Tomasz Kulczynski started to be successful in mathematical competitions as early as primary school, including Kangurek. He had an individual course of study from the 6th level. And he was a scholarship holder of the National Children’s Fund (KFnrD). Thanks to this, he got to the best junior high school in Bydgoszcz, where he comes from. There he quickly learned to program, first in Pascal and then in C ++. All kinds of programming competitions were his passion, so he competed wherever he could.
Successes came quickly, and there were many of them, so it would be difficult to list them all here. In junior high school, he was in the OI and OM finals. In high school, he was in IOI twice and victory in 2007 in Zagreb. As the second Pole in history, next to Filip Wolski, who won the IOI 2006 in Mexico. He won two medals at the IMO as well: silver and bronze.
University of Warsaw
He decided to study at the UW, attended by all those who dreamed of laurels not only in ICPC. Of course, he knew professors Madey and Diks from OI and KFnrD workshops. But he did not expect they had already developed such an effective talent development system at the UW. The weekly training sessions in the tournament regime played an important role in this, for which former ICPC participants, who were employees and doctoral students, were involved, and above all, older students. As many students were interested in such training, reaching the ICPC finals was difficult.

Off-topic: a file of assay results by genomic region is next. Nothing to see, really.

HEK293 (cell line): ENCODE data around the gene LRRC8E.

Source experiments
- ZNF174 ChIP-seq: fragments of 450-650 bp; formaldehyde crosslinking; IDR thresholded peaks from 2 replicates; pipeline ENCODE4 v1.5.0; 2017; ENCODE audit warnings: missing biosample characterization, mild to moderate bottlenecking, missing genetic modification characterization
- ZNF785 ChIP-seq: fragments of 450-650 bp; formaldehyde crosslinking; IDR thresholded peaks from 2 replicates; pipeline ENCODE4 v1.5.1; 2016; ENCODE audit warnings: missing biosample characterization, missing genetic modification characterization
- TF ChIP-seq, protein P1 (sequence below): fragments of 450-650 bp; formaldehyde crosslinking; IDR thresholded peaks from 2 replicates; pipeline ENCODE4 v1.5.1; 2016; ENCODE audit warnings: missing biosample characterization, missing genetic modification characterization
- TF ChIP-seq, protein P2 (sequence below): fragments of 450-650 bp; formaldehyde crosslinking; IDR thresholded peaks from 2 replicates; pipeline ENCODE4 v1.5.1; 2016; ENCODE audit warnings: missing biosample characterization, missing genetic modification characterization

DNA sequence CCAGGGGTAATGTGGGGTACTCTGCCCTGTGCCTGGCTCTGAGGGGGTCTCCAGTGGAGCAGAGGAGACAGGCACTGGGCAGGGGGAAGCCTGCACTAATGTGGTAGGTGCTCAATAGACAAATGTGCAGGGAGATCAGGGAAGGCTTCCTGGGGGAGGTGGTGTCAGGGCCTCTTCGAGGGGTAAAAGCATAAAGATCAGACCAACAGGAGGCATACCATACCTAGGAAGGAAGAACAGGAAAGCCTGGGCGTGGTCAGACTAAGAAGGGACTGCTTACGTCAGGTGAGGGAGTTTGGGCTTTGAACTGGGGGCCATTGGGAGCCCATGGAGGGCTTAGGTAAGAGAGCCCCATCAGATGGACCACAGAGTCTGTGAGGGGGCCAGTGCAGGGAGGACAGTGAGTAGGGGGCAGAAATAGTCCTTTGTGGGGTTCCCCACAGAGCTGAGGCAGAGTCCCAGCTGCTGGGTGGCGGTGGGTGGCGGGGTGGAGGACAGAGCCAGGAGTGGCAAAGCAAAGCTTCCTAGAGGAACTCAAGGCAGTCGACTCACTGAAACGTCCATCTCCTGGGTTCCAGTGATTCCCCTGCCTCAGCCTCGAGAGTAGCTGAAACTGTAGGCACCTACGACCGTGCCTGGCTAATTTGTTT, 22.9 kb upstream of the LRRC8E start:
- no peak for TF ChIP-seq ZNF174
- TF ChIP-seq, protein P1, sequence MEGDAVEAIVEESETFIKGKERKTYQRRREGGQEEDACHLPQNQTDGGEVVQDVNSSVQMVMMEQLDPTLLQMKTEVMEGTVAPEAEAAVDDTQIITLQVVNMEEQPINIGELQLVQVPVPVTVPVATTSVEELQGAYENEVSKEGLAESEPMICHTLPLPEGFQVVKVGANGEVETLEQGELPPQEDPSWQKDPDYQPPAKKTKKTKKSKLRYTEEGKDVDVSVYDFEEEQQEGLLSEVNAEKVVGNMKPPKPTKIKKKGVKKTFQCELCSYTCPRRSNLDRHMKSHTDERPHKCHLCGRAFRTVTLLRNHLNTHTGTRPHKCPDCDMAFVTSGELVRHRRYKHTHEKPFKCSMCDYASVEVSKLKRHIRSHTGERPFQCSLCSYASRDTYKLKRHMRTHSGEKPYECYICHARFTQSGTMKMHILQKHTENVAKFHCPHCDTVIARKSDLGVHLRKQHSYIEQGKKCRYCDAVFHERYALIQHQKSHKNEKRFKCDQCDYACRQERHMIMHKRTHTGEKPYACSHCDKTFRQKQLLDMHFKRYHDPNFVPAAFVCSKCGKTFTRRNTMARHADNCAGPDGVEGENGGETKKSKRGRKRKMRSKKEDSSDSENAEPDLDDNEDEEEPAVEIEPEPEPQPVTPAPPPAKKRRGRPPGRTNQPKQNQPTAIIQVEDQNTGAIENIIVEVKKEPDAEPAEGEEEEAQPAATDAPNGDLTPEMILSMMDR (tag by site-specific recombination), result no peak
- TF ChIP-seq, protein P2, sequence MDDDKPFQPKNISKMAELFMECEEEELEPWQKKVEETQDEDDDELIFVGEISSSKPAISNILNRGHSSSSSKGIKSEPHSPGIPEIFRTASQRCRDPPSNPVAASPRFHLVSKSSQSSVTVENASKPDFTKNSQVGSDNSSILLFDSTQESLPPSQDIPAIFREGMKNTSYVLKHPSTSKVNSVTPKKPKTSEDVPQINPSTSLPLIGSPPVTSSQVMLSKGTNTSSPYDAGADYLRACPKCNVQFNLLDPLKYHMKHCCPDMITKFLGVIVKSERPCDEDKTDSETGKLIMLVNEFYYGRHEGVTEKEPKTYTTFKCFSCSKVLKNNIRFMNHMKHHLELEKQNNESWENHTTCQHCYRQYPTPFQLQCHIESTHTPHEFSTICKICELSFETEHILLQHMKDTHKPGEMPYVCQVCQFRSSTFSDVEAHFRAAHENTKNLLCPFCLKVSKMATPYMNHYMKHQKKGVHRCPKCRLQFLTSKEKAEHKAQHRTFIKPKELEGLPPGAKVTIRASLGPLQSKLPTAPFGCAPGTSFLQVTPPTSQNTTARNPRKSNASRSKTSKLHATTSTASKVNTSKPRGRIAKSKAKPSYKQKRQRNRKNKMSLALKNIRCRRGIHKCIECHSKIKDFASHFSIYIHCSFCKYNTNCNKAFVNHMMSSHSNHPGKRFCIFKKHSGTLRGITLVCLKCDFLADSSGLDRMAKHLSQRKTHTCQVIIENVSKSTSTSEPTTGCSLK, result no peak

In 2008, the Tomek Kulczyński lost the CERC regional qualifiers to no other, but Marek Cygan’s team, which had won the ICPC 2007. A year later, they took fifth place in CERC. And only in ICPC 2010 did they manage to win, but in the finals, they took only 13th place. The total success came in ICPC 2012, when they took 2nd place, solving 9/12 problems. They gave way to the winning team from St. Petersburg only by the time difference.
Of course, throughout his studies, Tomasz Kulczynski also participated in competitions, including TopCoder and Google Code Jam (GCJ). They were quite similar to each other, and their formula – 3 tasks to be solved in just 1.25-1.5 hours – answered him very much. The tasks here were more straightforward, and the solutions were shorter enough to develop a good idea quickly. He was promoted to the finals several times, taking places in the top ten. To this day, he participates in various competitions, but only for fun because he does not prepare for them in any unique way. It isn’t easy, of course, to count on success. From time to time, he also helps prepare tasks for GCJ.
Tomasz Kulczynski makes no secret that since his successes in programming competitions, he has constantly been receiving job offers from various companies. Still, he is delighted with the work for Google Poland and does not intend to give it up. However, it was not his first job. In 2011, prof. Madey recommended him and several of his colleagues from the UW to Tomasz Kulakowski. They founded together the startup CodiLime. Although it grew into quite a large company over time, Tomasz Kulczynski only worked there for a year. It quickly turned out that he was not attracted to business aspects.
When in the meantime, he got a job offer in the R&D department of the newly established Polish division of Google, he did not hesitate for a long time. Initially, he worked as a Software Engineer and is now a Senior Software Engineer, dealing with broadly understood cloud solutions for business. Still, he cannot say anything more about the details.